Mr. SINGMAN. Yes, sir.
Mr. Dow. I certainly appreciate your giving me all this time.
(Subsequently, Mr. Dow supplied the following:)

THE INTERSTATE COMMERCE COMMISSION'S UNDERESTIMATION OF VALUES These 1955 elements of value found by the Commission, as well as all of the values found for pipelines since 1934, have been consistently underestimated in many respects.

For example :

(1) Cost of reproduction new : Period prices rather than annual prices have been used. In the past 10 years, period prices have been from 5 to 20 percent belowi actual annual costs. As illustrations, there are attached some of the factors used in finding 1947 and 1956 period prices, and a tabulation of the costs of reproduction for 11 pipelines for 1955 which the Interstate Commerce Commission in a period of rising costs found to be less than the original cost of the same properties.

(2) “Present value of lands found by the Commission. The Commission determines the value of most lands by using the prices of adjacent agricultural lands. The Commission has conceded that values arrived at in this manner may be below actual cost. The valuation decisions of the Commission show that they usually are below cost, in many cases by substantial amounts.

(3) "Present value of rights-of-way: This estimate is based on the actual cost of these rights less the amortized portion. In arriving at this estimate, no consideration is given to the actual appreciation.

(4) The amount estimated for cash working capital: If a comparison shows the receipt of cash earned in connection with services performed lagged behind the payments to be made on account of performing such service, cash working capital is allowed to cover the average number of days' payments by which collections of revenues lagged behind payments of expense assignable to those rerenues, plus 15 days' payments to provide for a buffer fund of reserve cash on hand to take care of variations in relation between cumulated receipts and cumulated payments due to sensonal or casual influences on traffic or expense.

The amount of cash on the balance sheet is given consideration only to the extent that the ultimate finding of working capital, including material and supplies, shall not exceed the sum of the cash and the material and supplies on hand at date of valuation. (See Artesian Belt, 84 I. C. C. 481.)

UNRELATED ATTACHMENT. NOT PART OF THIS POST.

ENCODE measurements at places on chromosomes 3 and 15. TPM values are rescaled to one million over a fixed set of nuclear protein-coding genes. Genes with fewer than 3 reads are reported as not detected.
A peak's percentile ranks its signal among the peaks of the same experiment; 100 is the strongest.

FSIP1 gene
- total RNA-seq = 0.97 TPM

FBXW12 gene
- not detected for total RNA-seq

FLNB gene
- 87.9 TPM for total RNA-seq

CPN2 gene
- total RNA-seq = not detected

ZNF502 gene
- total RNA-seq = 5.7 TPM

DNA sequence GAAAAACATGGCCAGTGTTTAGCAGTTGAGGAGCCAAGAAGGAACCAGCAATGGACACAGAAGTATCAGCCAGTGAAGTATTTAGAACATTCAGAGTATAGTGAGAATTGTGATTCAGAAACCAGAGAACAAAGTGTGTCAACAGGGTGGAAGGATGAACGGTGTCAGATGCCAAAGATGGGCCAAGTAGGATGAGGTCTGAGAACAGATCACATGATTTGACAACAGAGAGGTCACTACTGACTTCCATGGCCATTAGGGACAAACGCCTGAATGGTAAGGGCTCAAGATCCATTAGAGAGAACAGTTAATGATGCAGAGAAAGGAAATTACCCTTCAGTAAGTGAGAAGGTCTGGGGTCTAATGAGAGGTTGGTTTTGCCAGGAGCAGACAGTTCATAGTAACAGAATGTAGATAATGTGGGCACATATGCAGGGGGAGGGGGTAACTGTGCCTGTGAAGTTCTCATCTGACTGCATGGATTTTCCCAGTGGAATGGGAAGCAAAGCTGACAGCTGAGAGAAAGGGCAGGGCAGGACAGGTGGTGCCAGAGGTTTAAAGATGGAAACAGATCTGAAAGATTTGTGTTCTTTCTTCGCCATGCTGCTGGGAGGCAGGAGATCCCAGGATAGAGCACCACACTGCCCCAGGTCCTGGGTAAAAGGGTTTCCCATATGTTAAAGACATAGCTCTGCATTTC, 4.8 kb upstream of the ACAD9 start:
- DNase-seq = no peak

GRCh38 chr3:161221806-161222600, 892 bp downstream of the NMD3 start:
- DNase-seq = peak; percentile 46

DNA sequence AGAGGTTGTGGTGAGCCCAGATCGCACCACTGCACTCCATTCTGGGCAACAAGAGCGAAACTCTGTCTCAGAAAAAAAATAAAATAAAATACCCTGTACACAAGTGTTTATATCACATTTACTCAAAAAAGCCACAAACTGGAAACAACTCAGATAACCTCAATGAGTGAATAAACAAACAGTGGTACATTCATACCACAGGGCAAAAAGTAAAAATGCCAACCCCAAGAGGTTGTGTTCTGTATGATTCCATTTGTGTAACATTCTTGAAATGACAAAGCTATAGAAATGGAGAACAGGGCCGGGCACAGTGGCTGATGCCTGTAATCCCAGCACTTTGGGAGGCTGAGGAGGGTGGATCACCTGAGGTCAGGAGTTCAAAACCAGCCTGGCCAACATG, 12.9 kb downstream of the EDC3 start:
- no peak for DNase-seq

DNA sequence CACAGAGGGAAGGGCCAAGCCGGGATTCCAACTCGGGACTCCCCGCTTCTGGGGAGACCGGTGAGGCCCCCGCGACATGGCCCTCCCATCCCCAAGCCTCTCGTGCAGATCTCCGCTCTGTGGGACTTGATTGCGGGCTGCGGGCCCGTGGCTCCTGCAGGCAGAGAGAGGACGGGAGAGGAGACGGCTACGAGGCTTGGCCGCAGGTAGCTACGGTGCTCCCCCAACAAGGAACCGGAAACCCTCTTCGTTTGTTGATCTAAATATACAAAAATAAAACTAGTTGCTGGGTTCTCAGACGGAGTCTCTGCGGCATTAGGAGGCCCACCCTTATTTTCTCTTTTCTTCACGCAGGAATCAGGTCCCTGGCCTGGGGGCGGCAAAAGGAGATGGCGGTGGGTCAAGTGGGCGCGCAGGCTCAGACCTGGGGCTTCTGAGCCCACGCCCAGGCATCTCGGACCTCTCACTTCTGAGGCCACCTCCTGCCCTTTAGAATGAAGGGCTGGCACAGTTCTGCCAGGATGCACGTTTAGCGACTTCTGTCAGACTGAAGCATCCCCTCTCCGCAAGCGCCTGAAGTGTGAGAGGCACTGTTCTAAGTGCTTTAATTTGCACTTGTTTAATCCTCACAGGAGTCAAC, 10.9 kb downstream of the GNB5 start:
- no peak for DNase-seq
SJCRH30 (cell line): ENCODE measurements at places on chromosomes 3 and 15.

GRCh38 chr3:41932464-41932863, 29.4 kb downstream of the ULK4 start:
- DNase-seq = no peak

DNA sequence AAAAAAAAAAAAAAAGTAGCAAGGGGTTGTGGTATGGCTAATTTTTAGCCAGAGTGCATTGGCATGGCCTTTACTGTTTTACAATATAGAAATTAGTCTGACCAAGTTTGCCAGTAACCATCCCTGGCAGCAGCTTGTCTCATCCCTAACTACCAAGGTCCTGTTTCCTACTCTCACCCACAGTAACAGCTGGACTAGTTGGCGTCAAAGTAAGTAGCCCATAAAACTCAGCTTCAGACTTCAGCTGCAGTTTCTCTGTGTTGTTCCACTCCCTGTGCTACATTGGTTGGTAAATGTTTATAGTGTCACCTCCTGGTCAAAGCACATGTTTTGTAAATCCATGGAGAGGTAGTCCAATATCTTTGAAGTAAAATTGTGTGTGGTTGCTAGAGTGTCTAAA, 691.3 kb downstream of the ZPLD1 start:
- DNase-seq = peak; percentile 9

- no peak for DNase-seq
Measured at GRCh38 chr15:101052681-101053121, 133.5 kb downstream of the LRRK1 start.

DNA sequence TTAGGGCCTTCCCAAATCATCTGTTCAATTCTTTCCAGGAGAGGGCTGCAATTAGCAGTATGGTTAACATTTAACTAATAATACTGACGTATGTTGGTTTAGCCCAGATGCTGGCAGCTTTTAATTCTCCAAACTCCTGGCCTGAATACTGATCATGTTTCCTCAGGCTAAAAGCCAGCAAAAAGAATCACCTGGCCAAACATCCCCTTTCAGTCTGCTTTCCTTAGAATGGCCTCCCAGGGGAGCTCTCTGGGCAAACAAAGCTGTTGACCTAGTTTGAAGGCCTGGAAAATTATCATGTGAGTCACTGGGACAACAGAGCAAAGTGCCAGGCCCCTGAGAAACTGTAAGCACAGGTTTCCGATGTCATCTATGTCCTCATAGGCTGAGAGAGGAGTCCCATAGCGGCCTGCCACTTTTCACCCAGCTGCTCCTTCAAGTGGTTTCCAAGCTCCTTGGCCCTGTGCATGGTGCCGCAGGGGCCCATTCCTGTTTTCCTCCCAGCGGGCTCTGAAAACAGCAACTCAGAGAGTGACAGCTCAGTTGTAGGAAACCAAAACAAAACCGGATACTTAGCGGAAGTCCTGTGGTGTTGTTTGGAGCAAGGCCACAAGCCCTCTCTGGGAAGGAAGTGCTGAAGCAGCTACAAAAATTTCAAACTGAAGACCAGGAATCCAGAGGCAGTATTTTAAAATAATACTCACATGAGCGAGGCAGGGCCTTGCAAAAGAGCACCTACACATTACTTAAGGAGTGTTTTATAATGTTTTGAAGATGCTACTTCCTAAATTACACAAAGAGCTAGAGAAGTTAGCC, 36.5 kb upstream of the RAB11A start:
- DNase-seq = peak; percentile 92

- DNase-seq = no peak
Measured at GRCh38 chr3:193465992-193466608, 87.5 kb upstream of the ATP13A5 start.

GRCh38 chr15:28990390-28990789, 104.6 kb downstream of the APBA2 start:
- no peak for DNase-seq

These, and other underestimates in the values found by the Commission, have been the subject of repeated protest by the pipeline companies, without suc

cess. There follows a summary of 130 instances in decisions of the Interstate Commerce Commission in which the Commission rejected the pipeline company's contentions.

VALUATION OF RAILROADS AND PIPELINES BY THE INTERSTATE COMMERCE

COMMISSION

The Commission is required by the Transportation Act of 1940 to fix rates, to prescribe regulations, and to find value for ratemaking purposes, "to the end of developing, coordinating, and preserving a national transportation system * * * adequate to meet the needs of the commerce of the United States * and of the national defense.- National Transportation Policy” (54 Stat. 899).

Section 15 a (2) of the Interstate Commerce Act provides :

(2) In the exercise of its power to prescribe just and reasonable rates the Commission shall give due consideration, among other factors, to the effect of rates on the movement of traffic by the carrier or carriers for which the rates are prescribed ; to the need, in the public interest, of adequate and efficient railway transportation service at the lowest cost consistent with the furnishing of such service; and to the need of revenues sufficient to enable the carriers, under honest, economical, and efficient management to provide such service.” [Emphasis supplied.]

The Interstate Commerce Commission, charged with the obligation of developing and preserving a national transportation system adequate to the needs of commerce and the national defense, is confronted with two strikingly different situations in the exercise of its ratemaking power:

Railroads.--The repeated petitions for rate increases, in the aggregate, by geographical regions, by an old system of transportation, frequently in financial distress due to rising costs and loss of traffic, which, through competition from other types of carriers-carriers offering greater service at less cost-can but lose traffic by rate increases, yet must meet the competition, or raise its rates, or go broke.

Pipelines.—The appeal for valuation for ratemaking purposes by young and growing individual transportation companies whose relative economy, whose efficiency, whose rate reductions in the face of rising prices, and whose improved service and constant growth have combined to increase their volume of traffic by 265 percent treble their investment in 16 years.

In both cases, in finding value as a rate base, reproduction cost is a factor to be considered if the properties are such that a sensible person would reproduce them.

The Commission has given its reason for not using the reproduction costs of the railroads.